Wi-Fi: Camping and the Call of the Internet
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More and more Americans are taking their computers when they head to the wilderness to supposedly get away from it all. With Wi-Fi access increasingly available at campgrounds, some folks just can't resist the call of the Internet. Guest host Judy Muller explores the multi-tasking world we live in and whether we're addicted, or merely adept. Also, progress on the nuclear stand-off between the US and North Korea and, on Reporter's Notebook, David Beckham takes the soccer field next week with the L.A. Galaxy and a paycheck of $32.5 million. What will American soccer get in return?
North Korea Proposes Military Talks with US ()
North Korea's military today proposed holding direct talks with US forces to work towards ensuring security on the Korean Peninsula. The request came amid progress on resolving the nuclear stand-off between the two countries. Tomorrow, inspectors from the International Atomic Energy Agency will be the first inspection team entering North Korea in nearly five years. The chief US envoy wants the north’s nuclear reactor completely disabled by year's end, and UN inspectors are optimistic they can supervise the shut-down. Former US Ambassador Donald Gregg is chairman of the Korea Society which promotes dialogue between the US and both Koreas.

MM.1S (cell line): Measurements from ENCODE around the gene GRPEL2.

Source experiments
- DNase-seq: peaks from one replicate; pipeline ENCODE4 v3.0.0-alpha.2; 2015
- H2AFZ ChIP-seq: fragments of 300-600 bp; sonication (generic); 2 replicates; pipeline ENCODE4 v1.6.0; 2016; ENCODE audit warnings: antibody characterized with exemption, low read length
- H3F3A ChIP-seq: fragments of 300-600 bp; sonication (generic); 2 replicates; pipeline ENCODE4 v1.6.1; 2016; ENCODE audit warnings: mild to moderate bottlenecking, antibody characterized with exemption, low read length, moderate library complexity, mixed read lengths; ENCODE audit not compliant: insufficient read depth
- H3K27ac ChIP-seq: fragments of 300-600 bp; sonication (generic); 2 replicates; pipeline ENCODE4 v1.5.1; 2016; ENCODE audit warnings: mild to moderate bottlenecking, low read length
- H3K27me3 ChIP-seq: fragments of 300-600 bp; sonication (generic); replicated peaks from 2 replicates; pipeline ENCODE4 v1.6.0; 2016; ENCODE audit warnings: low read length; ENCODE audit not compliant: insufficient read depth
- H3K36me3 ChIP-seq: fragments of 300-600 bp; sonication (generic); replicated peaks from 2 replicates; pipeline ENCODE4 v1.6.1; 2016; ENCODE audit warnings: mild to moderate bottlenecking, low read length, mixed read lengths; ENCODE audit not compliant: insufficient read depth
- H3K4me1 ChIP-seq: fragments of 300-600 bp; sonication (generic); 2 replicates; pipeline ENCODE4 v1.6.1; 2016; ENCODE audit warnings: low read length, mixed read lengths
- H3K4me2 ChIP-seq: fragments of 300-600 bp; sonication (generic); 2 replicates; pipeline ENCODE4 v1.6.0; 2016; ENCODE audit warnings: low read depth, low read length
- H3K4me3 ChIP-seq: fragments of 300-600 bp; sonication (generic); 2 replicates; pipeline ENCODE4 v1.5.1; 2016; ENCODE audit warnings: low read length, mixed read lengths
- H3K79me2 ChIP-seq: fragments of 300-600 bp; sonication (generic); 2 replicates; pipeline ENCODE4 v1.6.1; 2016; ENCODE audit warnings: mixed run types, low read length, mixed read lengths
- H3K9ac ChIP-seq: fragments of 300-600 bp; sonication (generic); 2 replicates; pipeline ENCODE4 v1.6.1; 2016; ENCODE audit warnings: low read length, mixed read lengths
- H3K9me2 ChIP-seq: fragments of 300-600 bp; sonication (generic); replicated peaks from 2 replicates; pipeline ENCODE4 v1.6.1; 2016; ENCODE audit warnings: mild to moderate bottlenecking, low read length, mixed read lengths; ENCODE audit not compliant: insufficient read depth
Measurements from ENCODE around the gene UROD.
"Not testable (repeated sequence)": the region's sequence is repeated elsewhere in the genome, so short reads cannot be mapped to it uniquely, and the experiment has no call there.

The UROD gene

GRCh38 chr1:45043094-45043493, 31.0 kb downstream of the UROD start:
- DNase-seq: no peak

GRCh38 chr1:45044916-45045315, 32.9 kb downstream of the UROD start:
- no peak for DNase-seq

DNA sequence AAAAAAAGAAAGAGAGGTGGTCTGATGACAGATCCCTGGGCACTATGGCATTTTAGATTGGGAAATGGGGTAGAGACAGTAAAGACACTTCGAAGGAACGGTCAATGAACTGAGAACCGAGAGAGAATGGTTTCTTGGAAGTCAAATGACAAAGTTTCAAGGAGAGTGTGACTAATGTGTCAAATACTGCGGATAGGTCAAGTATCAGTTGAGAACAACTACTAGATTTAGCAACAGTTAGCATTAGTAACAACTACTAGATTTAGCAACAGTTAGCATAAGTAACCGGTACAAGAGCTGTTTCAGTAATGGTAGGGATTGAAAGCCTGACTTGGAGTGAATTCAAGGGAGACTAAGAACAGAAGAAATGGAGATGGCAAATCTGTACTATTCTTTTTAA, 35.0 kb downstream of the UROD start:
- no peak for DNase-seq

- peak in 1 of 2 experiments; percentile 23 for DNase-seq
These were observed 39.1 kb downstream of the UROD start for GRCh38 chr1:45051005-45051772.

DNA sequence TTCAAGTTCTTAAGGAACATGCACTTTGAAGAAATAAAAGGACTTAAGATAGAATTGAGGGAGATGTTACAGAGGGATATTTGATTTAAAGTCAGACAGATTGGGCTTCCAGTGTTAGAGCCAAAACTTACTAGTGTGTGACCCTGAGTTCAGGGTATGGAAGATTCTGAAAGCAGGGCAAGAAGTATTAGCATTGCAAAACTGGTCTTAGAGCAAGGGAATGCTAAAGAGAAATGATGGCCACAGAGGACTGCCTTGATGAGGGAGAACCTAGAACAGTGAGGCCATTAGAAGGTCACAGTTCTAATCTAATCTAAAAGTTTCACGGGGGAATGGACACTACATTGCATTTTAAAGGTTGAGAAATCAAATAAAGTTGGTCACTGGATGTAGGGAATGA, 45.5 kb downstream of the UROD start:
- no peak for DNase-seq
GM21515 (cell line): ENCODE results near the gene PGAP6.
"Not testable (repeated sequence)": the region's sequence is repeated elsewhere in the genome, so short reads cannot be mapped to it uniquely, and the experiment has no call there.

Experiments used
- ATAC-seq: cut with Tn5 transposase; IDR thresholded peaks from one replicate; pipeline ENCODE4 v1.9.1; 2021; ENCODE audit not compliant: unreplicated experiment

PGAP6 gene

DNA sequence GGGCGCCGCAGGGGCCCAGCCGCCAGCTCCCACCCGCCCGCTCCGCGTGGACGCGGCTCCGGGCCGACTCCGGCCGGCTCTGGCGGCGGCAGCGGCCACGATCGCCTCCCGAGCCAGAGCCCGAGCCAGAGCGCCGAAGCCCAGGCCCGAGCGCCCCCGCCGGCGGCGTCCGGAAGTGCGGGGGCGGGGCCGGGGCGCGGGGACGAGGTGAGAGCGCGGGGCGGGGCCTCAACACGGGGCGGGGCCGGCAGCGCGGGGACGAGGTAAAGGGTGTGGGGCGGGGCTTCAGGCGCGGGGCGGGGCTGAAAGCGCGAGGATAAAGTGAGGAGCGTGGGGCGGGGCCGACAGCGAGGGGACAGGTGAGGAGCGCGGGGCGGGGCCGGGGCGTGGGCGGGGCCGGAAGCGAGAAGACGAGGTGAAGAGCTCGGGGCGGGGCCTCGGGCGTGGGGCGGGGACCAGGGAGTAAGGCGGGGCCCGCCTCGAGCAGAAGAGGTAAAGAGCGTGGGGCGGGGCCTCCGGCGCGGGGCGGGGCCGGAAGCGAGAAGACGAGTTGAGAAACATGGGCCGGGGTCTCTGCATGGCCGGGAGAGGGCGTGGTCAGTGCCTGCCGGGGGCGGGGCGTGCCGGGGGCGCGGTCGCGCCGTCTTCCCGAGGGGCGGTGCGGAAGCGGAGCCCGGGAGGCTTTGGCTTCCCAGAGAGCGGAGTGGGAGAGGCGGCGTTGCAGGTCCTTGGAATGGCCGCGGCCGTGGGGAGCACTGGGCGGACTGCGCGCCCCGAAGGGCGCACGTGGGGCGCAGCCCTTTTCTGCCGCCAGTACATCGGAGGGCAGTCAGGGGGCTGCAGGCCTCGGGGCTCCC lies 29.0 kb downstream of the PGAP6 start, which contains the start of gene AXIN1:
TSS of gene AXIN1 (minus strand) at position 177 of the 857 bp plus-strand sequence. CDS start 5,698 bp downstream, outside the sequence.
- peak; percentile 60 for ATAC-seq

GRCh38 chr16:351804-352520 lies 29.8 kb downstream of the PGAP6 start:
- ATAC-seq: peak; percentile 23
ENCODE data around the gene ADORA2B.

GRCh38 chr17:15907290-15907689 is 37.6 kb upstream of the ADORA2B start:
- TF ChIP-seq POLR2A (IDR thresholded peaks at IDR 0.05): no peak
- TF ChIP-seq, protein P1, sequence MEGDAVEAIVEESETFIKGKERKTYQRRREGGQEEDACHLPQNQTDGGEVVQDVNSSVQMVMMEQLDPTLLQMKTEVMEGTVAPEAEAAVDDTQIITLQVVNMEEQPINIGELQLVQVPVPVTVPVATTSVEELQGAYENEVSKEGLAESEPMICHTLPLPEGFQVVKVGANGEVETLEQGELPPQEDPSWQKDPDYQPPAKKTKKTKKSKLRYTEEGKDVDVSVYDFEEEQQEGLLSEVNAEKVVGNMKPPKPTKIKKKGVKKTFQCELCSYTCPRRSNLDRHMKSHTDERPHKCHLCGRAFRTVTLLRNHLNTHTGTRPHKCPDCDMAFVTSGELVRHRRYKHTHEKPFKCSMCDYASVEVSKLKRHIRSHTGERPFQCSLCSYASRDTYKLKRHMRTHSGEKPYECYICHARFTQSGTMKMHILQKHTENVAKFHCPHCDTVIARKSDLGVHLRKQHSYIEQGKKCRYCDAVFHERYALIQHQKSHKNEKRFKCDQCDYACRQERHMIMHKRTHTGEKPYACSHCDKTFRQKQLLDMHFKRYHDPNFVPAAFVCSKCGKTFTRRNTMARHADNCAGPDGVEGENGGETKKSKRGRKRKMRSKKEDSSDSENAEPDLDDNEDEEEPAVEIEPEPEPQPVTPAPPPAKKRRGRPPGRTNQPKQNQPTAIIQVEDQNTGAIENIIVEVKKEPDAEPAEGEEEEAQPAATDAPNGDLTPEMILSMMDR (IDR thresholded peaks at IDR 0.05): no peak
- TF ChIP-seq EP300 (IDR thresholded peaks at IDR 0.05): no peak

- Donald Gregg: Chairman of the Korea Society
Wi-Fi in the Wilderness ()
As Americans head off to campgrounds this summer, they'll be packing their tents, sleeping bags, and laptops. That's right...laptops. Camping used to be about getting away from it all. Now, if you drive past campgrounds or RV parks, you're likely to see signs advertising wi-fi access. Gone are the days when a few songs around the campfire would suffice for our entertainment in the woods. Now wireless connections can keep Americans in touch with their email, even with the office. This news follows the recent launch of the i-phone, a gadget that, like the blackberry, seems designed to seduce us into yet more hours on the web. Has our internet dependence gone too far? Do we have an addiction or has the wired world simply given us the freedom to mix work and play? Are we so busy living in a virtual world that we have forgotten how to enjoy the real world?
- Jef Sutherland: VP of Information Services for Kampgrounds of America
- Heather Christianson: Sales associate at Adventure 16
- Johanna Blakley: Deputy Director of USC's Norman Lear Center
- Matt Richtel: Technology reporter for the New York Times
David Beckham's Star Power Shines on LA Galaxy ()
David Beckham is in Los Angeles, preparing to earn his $6 million-a-year salary. The soccer icon is also a major celebrity, the husband of Posh Spice, a global marketing brand and a major investment by the LA Galaxy who will no doubt bring unprecedented buzz to the game of soccer. That buzz began long before Beckham's arrival yesterday to an enormous reception by the media. But are fans as excited as the paparazzi? Though enormously popular with this country's Latino population, and with suburban kids and their parents who gather on playing fields all over the US, soccer's never achieved the media status enjoyed by other sports. Will Beckham make a difference? We ask Jamie Trecker of FoxSports.com and Andrew Gumbel of London's Independent.
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